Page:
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Table of Contents
ORIGINAL ARTICLES
Year : 2020  |  Volume : 8  |  Issue : 1  |  Page : 1-4

Association between occupational exposure to acidic chemicals and occupational dental erosion in the workers of a battery company in Bengaluru city: A case–control study


1 Department of Public Health Dentistry, Hazaribag College of Dental Sciences and Hospital, Hazaribag, Jharkhand, India
2 Department of Pedodontics and Preventive Dentistry, Hazaribag College of Dental Sciences and Hospital, Hazaribag, Jharkhand, India
3 Department of Prosthodontics and Crown and Bridge, Hazaribag College of Dental Sciences and Hospital, Hazaribag, Jharkhand, India

Date of Submission04-Dec-2019
Date of Acceptance13-Dec-2019
Date of Web Publication20-Mar-2020

Correspondence Address:
Silpi Chatterjee
Department of Public Health Dentistry, Hazaribag College of Dental Sciences and Hospital, Demotand, Hazaribag 825301, Jharkhand.
India
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Source of Support: None, Conflict of Interest: None


DOI: 10.4103/INJO.INJO_41_19

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  Abstract 

Introduction: Occupational exposure to acids has been described in association with oral health, which is explained by the high irritant and corrosive acid effects that damage the enamel structure, cause inflammatory and immune reactions, and reduce the salivary pH, which can also compromise resistance to infections in oral cavity. So, this study was conducted to access the dental erosion and afford them the necessary treatment. Aim: The aim of this study was to evaluate the association between occupational health behaviors and occupational dental erosion in the employees of battery company, Bengaluru, Karnataka, India. Materials and Methods: A case–control study was planned among the workers of battery company in Bengaluru City. Total 362 subjects were selected for the study, among which 181 were cases and 181 were controls. The data were collected by administering a questionnaire, which included demographic data, years of experience, and oral hygiene practices. The dental erosion was assessed according to recommended diagnostic criteria of Smith and Knight Tooth Wear Index. Results: A total of 35.2% of the subjects had dental erosion in the age of 50–59 years. Comparison of dental erosion among the age-group revealed a statistically significant difference (P < 0.00). Approximately 14.5% cases and 1.75% of the controls had at least one tooth surface with dentine, which was statistically significant (P < 0.00). Conclusion: This study documents the association between deterioration of the oral health status and a hazardous workplace environment. Findings pointed to the need of establishing appropriate educational, preventive, and treatment measures coupled with efficient surveillance and environment monitoring for the detection of acid fumes in the workplace environment.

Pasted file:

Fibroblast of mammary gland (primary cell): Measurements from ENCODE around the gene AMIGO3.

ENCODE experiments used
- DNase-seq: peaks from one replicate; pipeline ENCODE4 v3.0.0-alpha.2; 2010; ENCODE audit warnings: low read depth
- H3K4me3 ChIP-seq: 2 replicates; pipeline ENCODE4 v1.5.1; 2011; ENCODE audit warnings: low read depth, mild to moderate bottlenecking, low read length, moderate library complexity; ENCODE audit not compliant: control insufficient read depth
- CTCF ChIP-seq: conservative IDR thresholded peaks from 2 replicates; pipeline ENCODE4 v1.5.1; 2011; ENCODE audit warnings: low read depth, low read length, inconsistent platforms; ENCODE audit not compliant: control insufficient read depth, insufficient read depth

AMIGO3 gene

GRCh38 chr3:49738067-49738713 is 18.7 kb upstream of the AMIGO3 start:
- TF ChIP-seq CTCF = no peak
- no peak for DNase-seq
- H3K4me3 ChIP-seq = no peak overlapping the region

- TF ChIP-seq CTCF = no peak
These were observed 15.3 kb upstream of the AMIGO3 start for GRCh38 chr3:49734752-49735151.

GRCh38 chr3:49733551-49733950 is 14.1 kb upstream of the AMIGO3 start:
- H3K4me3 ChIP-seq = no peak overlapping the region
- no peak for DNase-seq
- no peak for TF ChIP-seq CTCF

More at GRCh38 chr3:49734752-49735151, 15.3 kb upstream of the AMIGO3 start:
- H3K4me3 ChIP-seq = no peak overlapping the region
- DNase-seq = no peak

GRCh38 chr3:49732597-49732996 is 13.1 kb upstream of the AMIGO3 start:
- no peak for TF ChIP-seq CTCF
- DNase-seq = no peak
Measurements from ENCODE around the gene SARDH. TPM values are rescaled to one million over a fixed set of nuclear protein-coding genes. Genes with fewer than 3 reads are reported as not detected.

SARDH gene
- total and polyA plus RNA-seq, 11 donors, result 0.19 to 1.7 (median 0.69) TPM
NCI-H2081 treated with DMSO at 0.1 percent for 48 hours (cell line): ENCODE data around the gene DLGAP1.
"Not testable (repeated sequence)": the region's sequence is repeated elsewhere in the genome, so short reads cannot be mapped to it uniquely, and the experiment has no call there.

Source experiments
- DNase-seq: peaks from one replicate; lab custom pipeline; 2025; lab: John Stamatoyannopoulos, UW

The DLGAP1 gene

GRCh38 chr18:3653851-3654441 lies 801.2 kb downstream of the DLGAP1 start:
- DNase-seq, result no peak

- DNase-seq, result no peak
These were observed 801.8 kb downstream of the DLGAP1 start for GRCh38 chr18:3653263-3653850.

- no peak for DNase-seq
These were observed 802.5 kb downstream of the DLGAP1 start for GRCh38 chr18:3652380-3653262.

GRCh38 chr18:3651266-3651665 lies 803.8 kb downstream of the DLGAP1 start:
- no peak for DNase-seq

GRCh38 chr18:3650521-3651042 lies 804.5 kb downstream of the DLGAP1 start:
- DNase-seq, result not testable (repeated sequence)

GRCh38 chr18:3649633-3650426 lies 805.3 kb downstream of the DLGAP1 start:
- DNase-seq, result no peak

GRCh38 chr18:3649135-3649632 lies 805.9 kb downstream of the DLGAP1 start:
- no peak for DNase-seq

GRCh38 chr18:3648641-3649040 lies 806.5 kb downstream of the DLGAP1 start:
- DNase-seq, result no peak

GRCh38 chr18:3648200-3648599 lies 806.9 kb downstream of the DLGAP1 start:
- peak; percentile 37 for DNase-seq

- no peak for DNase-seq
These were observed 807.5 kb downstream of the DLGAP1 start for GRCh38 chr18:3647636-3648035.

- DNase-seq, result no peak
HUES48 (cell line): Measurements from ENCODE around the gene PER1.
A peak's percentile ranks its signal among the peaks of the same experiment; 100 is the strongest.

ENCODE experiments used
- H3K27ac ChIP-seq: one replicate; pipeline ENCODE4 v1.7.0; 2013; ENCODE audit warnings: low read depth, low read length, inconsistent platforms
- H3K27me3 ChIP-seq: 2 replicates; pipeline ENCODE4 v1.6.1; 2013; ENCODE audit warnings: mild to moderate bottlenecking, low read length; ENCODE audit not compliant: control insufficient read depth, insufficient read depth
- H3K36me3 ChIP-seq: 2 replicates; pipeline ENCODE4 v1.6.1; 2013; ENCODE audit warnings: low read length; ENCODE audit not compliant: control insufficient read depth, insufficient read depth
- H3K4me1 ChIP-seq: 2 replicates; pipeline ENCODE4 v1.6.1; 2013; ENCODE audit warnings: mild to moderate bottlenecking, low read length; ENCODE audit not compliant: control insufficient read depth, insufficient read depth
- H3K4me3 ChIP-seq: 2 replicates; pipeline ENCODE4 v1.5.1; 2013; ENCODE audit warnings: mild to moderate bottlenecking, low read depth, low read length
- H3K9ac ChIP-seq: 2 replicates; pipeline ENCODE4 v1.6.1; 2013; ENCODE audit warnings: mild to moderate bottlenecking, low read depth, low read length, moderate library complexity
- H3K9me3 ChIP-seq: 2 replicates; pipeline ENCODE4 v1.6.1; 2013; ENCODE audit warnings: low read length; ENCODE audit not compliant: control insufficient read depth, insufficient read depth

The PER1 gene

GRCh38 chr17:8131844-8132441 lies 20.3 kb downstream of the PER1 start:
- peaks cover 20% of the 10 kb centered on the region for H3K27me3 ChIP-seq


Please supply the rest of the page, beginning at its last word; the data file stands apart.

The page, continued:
Keywords: Battery workers, dental erosion, oral health status


How to cite this article:
Chatterjee S, Tiwari S, Saxena S, Kumari A, Singh R. Association between occupational exposure to acidic chemicals and occupational dental erosion in the workers of a battery company in Bengaluru city: A case–control study. Int J Oral Care Res 2020;8:1-4

How to cite this URL:
Chatterjee S, Tiwari S, Saxena S, Kumari A, Singh R. Association between occupational exposure to acidic chemicals and occupational dental erosion in the workers of a battery company in Bengaluru city: A case–control study. Int J Oral Care Res [serial online] 2020 [cited 2020 Apr 9];8:1-4. Available from: http://www.ijocr.org/text.asp?2020/8/1/1/281142




  Introduction Top


The tooth wear or tooth surface loss is a common term that is used to describe the surface loss of dental hard tissues from causes other than developmental ones, dental caries, and trauma. The wear of teeth is irreversible and increases with age. With multifactorial etiology, tooth wear varies in severity, location, and clinical representation. Tooth wear has conventionally been subdivided into three categories: attrition, abrasion, and erosion, usually based on etiologic factors and clinical features. Among these, dental erosion is the most common, and it causes great damage to dental hard tissues.[1]

Majority of people employed in various industries are exposed to perilous environment. Every occupation is associated with one or the other ill effects on health.[2] Industrial environmental factors may be considered responsible for dental erosion among battery workers as they were exposed to sulfuric acid fumes created by the harmful processes known as forming and charging.[3] This study was conducted in Bengaluru (Karnataka, India) to obtain data on the prevalence and severity of dental erosion among battery manufacturing industry workers. These data can be useful in future for planning preventive, curative, and promotive oral health program for battery factory workers.